Mental Health Counseling

13.2%

Counseling Psychology

12.9%

School Counseling

12.7%

Psychology

8.3%

Clinical Psychology

5.7%

Family Therapy

4.5%

Education

2.4%

Rehabilitation Science

2.3%

Human Services

1.7%

Business

1.3%

Criminal Justice

1.1%

Nursing

1.0%

Sociology

1.0%

Educational Leadership

0.7%

Human Resources Management

0.7%

Human Development

0.6%

Public Health

0.5%

Elementary Education

0.5%

Special Education

0.5%
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Degrees

Masters

75.7%

Other

7.0%

Doctorate

7.0%

Bachelors

6.8%

Certificate

2.1%

Associate

1.0%

License

0.3%

Diploma

0.1%
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Full Time
Part Time
Internship
Temporary

Real Mental Health Therapist Salaries

Job Title Company Location Start Date Salary
Mental Health Therapist Northern Virginia Family Service Falls Church, VA Jan 06, 2014 $59,709
Mental Health Therapist Northern Virginia Family Service Falls Church, VA Jan 07, 2011 $56,641
Mental Health Therapist The Pious Society of The Missionaries of St. Charles Borromeo, Inc. Pompano Beach, FL Sep 17, 2016 $54,000
Mental Health Therapist Latino Community Development Agency Oklahoma City, OK Aug 15, 2016 $52,175
Mental Health Therapist Latino Community Development Agency Oklahoma City, OK Jan 10, 2016 $52,175
Mental Health Professionls-Therapist Asociacion de Puertorriquenos En Marcha, Inc. Philadelphia, PA Sep 16, 2011 $52,000
Mental Health Therapist Catholic Community Services of Western Washington Olympia, WA Aug 08, 2016 $50,067 -
$68,850
Mental Health Therapist Middle Peninsula Juvenile Detention Commission Williamsburg, VA Aug 24, 2011 $50,000
Mental Health Therapist (Qmhp) La Clinica Del Valle Family Health Care Center, In Medford, OR Aug 14, 2012 $48,672 -
$58,885
Mental Health Therapist (Qmhp) La Clinica Del Valle Family Health Care Center, In Medford, OR Jun 02, 2011 $48,672 -
$58,885
Mental Health Therapist University Settlement Society of New York New York, NY Jul 13, 2013 $48,000
Mental Health Therapist Ozarks Medical Center West Plains, MO May 22, 2014 $43,181
Mental Health Therapist Lehigh Valley Community Mental Health Ctr. Allentown, PA May 11, 2014 $43,077
Mental Health Therapist Lehigh Valley Community Mental Health Ctr. Allentown, PA Mar 11, 2014 $43,077
Mental Health Therapist Choices Counseling Services, P.C. Valparaiso, IN Apr 01, 2011 $41,740
Bilingual Mental Health Therapist Renacer Latino, Inc. Waukegan, IL Jan 15, 2014 $41,740
Mental Health/Substance Abuse Therapist CMET, LLC Fort Lauderdale, FL Sep 01, 2012 $41,740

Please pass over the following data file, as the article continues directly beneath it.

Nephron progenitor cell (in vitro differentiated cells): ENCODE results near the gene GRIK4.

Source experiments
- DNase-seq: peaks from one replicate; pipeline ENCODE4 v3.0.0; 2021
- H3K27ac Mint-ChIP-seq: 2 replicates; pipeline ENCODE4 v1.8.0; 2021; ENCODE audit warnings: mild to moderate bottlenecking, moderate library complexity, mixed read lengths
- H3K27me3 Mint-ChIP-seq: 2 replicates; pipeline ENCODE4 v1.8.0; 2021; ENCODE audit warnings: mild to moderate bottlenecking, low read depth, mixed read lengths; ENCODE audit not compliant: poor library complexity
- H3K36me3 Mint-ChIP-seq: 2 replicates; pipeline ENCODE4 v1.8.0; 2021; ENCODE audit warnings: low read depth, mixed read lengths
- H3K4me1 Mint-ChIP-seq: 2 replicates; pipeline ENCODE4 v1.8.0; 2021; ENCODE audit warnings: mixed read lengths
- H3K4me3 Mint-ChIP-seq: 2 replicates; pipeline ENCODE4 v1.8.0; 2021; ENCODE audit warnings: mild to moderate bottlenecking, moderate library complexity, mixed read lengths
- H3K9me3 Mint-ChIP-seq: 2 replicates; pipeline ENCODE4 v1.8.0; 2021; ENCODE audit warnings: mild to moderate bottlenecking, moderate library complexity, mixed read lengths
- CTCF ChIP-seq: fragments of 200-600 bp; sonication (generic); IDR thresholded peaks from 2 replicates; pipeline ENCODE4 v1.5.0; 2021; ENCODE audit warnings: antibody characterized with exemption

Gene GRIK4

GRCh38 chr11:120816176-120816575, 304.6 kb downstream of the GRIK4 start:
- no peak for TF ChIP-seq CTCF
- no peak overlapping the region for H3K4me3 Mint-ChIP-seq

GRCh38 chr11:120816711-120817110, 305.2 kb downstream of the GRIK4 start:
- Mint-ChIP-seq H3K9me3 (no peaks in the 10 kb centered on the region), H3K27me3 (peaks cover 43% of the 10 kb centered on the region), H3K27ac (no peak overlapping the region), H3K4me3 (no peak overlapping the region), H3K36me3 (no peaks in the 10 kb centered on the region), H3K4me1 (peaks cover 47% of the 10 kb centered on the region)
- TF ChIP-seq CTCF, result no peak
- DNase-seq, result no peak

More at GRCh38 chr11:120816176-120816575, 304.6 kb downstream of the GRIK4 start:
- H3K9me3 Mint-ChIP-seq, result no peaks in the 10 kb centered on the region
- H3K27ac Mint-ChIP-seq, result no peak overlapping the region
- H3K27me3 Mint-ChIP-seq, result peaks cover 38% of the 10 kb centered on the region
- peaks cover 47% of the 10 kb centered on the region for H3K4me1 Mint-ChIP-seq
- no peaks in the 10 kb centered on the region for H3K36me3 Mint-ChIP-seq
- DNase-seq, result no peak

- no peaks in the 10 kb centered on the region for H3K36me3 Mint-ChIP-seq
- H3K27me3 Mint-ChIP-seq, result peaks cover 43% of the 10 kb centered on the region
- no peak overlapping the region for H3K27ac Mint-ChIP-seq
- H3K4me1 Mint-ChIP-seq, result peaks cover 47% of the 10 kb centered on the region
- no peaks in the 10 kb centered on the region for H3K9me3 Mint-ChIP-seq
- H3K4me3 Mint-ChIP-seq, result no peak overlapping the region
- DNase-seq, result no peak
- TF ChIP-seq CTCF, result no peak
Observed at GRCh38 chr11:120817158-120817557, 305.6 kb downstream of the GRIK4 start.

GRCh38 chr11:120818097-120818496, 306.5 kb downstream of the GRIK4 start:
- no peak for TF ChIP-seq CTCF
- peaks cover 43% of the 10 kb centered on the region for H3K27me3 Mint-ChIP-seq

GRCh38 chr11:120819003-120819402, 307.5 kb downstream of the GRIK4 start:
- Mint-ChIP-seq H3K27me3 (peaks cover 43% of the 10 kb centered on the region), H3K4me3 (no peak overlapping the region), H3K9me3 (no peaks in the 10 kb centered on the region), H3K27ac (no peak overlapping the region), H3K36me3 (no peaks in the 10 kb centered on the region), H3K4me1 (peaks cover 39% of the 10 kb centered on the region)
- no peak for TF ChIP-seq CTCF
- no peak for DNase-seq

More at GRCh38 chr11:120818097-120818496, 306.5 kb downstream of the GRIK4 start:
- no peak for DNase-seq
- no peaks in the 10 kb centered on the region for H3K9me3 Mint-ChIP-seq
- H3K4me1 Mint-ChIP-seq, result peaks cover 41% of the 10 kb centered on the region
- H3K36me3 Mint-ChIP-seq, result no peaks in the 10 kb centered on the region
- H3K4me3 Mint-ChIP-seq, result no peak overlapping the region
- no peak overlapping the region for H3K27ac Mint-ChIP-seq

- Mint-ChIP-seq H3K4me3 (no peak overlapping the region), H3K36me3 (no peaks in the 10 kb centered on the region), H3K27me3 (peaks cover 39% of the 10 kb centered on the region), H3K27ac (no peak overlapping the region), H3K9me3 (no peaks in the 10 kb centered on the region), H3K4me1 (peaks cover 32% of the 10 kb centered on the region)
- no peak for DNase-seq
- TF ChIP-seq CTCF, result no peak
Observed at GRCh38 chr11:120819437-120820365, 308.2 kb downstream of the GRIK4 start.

Mental Health Therapist Center for Family Development Eugene, OR Jun 21, 2014 $36,500
Outpatient Mental Health Therapist Center for Family Development Eugene, OR Jun 20, 2011 $36,500
Mental Health Therapist Citywide Community Counseling Services Inc. Philadelphia, PA Mar 30, 2016 $36,338
Mental Health Therapist Northeast Community Mental Health Center Philadelphia, PA May 29, 2012 $36,317
Mental Health Therapist Northeast Community Mental Health Center Philadelphia, PA Sep 01, 2012 $36,317
Mental Health Therapist The Florida Center for Early Childhood, Inc. Sarasota, FL Dec 12, 2011 $36,000
Mental Health Therapist Wyandot Center, Inc. Kansas City, KS Sep 28, 2012 $36,000
Mental Health Therapist Korean Community Service Center of Greater Washing Gaithersburg, MD Sep 16, 2014 $35,479

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Top Skills for A Mental Health Therapist

IndividualTreatmentPlansMentalHealthServicesCrisisInterventionServicesSubstanceAbuseIssuesDualDiagnosisIntakeAssessmentsIndividualTherapyChildTraumaGroupTherapySessionsPsychosocialAssessmentsMentalIllnessDischargePlanningCommunityResourcesAngerManagementCognitiveBehavioralTherapyMentalHealthTherapyAlcoholMentalHealthAssessmentsDomesticViolence

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Top Mental Health Therapist Skills

  1. Individual Treatment Plans
  2. Mental Health Services
  3. Crisis Intervention Services
You can check out examples of real life uses of top skills on resumes here:
  • Provided mental health screening, assessment, and individual treatment plans.
  • Conducted case management, Behavioral Health Court Assessments, and representation of the jail mental health services to the court.
  • Performed on call emergency crisis intervention services.
  • Provide treatment planning and therapeutic intervention for individuals with various mental illness and/or substance abuse issues.
  • Led intensive outpatient therapeutic groups for dual diagnosis adults.

Top Mental Health Therapist Employers

Mental Health Therapist Videos

Mental Health: What Happens in Counseling?

Mental Health Counselor, Career Video from drkit.org

How to become a mental health professional